Advertisements and TV shows will tell you exactly what the perfect holiday should look like, but if you try to make your holiday season perfect, you certainly won’t make it happy or sane. Any experienced parent knows that as exciting as the holidays can be for children, it can also trigger behaviour and meltdowns – especially for kids with behaviours or Autism Spectrum. Below are my top tips to make this holiday season truly merry for both kids and parents!

1) Treats – Food colouring, preservatives and sugar can be kryptonite for kids. Parents are often sceptical that sweets can cause such problems until they do my six month program. After several weeks of limited dyes or sweets, they see what a terror their child can become if they ‘slip’ and overdose on sweets.

Health food stores are full of treats that are free from dyes and excess sugars and there is a plethora of tasty, but healthy holiday recipes that will keep your kids happy and sane.

Try to keep most meals during the holidays as healthy and scheduled as possible. Counteract holiday indulgences by loading up and crowding them out with healthy choices.

2) Sleep – Sleep is gold for kids and they tend to miss out on a lot of it during the holidays. A late night or two is one thing, but try to avoid regular late nights and erratic sleep schedules.

This will throw off the best of kids and is a guaranteed recipe for disaster for kids with behaviour challenges. Remember, that during the holidays, all that extra over-stimulation and sweets might mean they need more sleep—not less.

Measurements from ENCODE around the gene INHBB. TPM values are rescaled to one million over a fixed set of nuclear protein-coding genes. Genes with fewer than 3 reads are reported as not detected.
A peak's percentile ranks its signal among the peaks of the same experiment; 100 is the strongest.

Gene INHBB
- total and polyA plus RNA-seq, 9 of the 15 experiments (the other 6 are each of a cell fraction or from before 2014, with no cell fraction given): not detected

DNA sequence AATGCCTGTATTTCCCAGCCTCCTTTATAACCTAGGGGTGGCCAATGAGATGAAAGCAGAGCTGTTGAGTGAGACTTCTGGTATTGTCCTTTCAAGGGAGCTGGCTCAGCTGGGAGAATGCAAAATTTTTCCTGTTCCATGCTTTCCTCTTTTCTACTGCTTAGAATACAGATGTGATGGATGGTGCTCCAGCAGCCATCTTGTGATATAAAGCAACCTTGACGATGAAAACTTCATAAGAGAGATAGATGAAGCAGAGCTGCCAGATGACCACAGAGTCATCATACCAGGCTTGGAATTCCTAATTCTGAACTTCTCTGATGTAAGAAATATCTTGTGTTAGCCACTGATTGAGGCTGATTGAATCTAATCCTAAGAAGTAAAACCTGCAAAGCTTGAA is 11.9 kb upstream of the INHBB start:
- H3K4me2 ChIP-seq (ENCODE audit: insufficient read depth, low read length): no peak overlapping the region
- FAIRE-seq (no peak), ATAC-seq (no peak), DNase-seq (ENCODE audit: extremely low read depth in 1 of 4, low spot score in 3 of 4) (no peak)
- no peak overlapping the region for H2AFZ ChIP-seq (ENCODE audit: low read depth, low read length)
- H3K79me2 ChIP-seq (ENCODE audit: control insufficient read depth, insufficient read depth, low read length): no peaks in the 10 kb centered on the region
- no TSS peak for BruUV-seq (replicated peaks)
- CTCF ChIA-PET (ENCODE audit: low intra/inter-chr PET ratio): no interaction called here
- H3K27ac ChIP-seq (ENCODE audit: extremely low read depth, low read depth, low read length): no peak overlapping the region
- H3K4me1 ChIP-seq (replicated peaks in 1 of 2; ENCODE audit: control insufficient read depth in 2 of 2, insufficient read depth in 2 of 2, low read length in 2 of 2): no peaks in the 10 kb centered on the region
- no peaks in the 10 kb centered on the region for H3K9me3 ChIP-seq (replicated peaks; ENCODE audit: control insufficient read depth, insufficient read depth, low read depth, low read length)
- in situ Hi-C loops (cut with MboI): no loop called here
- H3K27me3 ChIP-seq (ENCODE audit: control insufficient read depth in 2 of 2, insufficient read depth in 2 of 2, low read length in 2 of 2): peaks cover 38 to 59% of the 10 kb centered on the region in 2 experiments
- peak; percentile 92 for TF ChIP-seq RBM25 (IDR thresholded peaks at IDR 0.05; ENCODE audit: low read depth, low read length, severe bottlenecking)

3) Avoid Over-stimulation – The lack of routine with holiday outings topped with meeting so many people, new environments and lots of noise can be your child’s undoing. You can’t hibernate, but you can plan and strategize.

If your child is particularly sensitive, plan to arrive early so that your child has time to adjust to the new location and meet a few people at a time.

Avoid rushing, and try to stay as organized and relaxed as possible. Kids, especially children on the spectrum, are known to be reactive to their parents’ moods.

4) Prepare – If necessary inform others on what to expect and what to avoid so that your child isn’t triggered by a well-meaning but uninformed family member or friend. Ask your host if there is a quiet place where your child can go if they become overwhelmed.

Assign an older sibling or cousin who can keep your child occupied so you can enjoy your outings as well. If you know your child will become overwhelmed at the dinner table, then feed them ahead of time in a quiet room.

5) Keep Them Busy – Lack of stimulation can be just as bad as too much stimulation. Maintaining some routine is important not only so that their day is predictable but also so that they have activities. Try to balance the day between more active moments and other moments where they can withdraw and have quiet time.

Don’t feel guilty using iPads or other electronics as ‘babysitters’ during your holiday outings. It’s hours of screen-time that tends to cause problems with kids not conscious screen time.

You work hard all year and deserve a pleasant holiday gathering just like every other parent.

Remember – hope for the best and don’t wait for a meltdown to be your cue to leave!

Wishing you a Holiday Season filled with Health and Happiness,

 

Lorraine Driscoll